Jack Pryor and his wife, Debbie, lived in San Antonio for 12 years before deciding it was time to start looking for an active adult community to fit their lifestyle. They searched near and far (as far away as Tennessee) and never found anything that fit their needs. Little did they know, their future community was right in their Central Texas backyard.
After seeing an ad and checking out the community for the first time, the Pryors quickly moved into a move-in ready home. They are currently building their forever home with the Clarkson floor plan, complete with a casita and a pool to host friends and family, including four kids and eight grandkids. The location is ideal considering they have kids on both the East Coast and West Coast as well as San Antonio. Jack also likes the proximity of being close to both the Austin and San Antonio airports for his frequent traveling.
We like the feel, tone and texture of Kissing Tree,” said Jack. “It feels a lot like living on a military post in the aspect that it’s a strong community—if you need anything from anyone, they’d step right up.”
Jack knows first-hand about living on a military post, as he has 50 years of experience working in and with the United States Military. Born and raised in Fresno, California, Jack was first drafted to the Army in 1964 where he ended up in special forces as an infantryman during a tour in Vietnam. He spent two more tours there, eventually becoming a platoon leader and then a division staff officer.
Following the invasion of Panama, Jack was invited to advise the President of Panama and his executive leadership, where he successfully bridged communications between the Government of Panama and the US diplomatic and military missions. His efforts during multiple deployments and assignments in Panama, Spain and Vietnam resulted in a Purple Heart and Silver Star among many other notable awards and decorations.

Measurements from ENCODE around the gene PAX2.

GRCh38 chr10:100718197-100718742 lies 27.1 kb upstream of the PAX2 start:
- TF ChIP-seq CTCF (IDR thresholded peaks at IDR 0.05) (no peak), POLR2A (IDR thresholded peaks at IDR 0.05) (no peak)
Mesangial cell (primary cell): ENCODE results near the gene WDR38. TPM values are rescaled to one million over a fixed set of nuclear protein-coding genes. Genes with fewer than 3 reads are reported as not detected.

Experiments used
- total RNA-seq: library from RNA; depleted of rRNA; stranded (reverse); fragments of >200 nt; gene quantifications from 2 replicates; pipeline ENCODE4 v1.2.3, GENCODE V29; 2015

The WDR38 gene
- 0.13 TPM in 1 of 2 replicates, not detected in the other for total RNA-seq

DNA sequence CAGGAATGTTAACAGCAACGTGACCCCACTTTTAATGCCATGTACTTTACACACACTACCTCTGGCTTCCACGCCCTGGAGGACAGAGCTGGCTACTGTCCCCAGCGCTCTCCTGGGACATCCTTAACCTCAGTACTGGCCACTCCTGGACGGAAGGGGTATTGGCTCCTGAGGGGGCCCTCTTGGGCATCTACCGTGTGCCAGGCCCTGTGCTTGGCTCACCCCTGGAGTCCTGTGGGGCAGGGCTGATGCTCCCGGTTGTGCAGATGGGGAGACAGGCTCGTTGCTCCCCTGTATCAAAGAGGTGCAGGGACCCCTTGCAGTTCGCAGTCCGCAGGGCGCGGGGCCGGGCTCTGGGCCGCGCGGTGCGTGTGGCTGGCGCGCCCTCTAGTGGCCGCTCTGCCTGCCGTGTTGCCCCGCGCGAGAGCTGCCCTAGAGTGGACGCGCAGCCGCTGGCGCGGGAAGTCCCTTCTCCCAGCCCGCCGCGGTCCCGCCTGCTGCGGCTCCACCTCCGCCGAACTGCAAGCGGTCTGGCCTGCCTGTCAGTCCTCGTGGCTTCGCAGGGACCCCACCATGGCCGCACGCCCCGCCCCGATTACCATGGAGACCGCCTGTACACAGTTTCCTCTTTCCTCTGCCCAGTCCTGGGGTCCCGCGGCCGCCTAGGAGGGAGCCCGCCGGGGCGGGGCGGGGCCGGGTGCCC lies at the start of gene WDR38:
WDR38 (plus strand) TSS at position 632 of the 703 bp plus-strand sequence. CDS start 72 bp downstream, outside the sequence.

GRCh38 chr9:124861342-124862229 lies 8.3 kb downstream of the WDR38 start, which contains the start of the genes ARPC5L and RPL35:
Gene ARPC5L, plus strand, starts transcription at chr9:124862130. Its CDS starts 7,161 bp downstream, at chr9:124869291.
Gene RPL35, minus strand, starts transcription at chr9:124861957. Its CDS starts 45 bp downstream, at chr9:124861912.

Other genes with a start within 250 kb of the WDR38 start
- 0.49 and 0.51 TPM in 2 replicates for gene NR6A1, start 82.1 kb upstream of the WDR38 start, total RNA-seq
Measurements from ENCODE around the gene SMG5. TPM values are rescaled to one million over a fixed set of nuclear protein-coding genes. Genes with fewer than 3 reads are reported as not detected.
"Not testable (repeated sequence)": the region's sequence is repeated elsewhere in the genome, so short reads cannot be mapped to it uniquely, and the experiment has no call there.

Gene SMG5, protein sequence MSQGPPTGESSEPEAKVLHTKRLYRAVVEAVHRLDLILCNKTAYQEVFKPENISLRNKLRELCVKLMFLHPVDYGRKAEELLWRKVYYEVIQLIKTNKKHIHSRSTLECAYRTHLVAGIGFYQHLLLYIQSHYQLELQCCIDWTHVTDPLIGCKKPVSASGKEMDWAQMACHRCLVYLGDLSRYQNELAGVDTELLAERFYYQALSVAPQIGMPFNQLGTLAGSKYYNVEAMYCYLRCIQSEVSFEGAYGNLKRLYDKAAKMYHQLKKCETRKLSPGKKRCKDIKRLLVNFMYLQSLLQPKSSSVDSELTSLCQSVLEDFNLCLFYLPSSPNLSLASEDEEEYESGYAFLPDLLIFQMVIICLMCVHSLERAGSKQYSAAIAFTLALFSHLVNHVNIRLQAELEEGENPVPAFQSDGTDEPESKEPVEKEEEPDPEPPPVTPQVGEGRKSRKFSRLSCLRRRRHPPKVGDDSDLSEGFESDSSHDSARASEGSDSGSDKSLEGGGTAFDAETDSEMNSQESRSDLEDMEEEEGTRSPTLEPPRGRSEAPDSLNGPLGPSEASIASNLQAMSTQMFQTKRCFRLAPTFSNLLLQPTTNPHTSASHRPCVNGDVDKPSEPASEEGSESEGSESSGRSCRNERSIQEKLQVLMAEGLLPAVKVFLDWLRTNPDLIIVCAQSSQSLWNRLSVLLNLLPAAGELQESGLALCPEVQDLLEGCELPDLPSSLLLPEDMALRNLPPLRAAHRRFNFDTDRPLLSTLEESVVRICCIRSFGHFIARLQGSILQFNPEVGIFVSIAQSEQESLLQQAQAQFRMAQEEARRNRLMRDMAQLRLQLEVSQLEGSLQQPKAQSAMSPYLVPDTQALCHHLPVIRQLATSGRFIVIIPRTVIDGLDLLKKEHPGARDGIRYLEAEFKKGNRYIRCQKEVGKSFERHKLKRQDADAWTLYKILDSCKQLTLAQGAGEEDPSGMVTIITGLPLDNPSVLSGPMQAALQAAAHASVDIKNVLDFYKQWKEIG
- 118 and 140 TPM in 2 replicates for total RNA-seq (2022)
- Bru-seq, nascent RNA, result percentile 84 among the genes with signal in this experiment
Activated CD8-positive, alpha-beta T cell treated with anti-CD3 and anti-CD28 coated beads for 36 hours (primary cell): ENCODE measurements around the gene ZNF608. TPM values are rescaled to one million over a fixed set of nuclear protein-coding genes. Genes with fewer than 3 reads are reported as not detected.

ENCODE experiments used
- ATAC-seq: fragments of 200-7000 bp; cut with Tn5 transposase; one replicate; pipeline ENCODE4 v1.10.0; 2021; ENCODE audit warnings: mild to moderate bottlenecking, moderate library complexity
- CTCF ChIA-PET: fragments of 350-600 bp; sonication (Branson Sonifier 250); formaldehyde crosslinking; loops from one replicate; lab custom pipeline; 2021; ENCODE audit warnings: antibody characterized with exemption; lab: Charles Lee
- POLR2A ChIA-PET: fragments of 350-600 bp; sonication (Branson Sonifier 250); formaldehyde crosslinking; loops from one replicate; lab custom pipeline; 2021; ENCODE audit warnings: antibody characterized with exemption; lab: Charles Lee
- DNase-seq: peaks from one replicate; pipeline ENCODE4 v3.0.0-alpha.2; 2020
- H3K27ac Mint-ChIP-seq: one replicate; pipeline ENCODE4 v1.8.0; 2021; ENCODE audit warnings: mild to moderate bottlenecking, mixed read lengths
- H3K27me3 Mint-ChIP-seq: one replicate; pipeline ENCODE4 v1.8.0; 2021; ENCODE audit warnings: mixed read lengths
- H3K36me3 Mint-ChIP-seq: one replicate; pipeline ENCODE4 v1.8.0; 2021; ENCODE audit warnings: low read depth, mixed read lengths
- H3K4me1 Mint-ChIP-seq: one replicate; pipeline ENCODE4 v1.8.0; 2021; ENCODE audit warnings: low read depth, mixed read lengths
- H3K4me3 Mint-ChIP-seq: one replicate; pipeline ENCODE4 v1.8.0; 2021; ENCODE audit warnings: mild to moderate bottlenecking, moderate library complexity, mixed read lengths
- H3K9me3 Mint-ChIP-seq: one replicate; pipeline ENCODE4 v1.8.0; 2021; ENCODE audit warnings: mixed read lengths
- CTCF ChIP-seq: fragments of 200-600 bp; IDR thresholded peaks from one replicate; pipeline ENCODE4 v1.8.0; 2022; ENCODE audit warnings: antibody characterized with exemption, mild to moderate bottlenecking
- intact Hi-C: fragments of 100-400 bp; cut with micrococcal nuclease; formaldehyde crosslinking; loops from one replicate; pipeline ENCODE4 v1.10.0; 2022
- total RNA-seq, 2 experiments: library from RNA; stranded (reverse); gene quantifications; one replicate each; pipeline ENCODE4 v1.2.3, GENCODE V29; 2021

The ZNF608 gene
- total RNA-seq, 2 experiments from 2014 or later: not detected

One of his proudest accomplishments was during his time as president of the Army Management Engineering College where he led major educational reforms, including successfully privatizing the college and growing it from 7,000 to 56,000 students during his tenure.
While Jack has hit retirement age, he has no intention of slowing down. He currently operates several small businesses, serves on a variety of advisory boards and works as an independent consultant. Outside of work, he’s a family man traveling to see his kids and grandkids any chance he gets. He’s also involved in different groups and activities at Kissing Tree, including the Kissing Tree Veterans Group and the Golf Cart Club.
“Debbie and I love the people, the culture and the food here in San Marcos,” said Jack. “We’re able to relax, enjoy life and make new friends—we like it here.”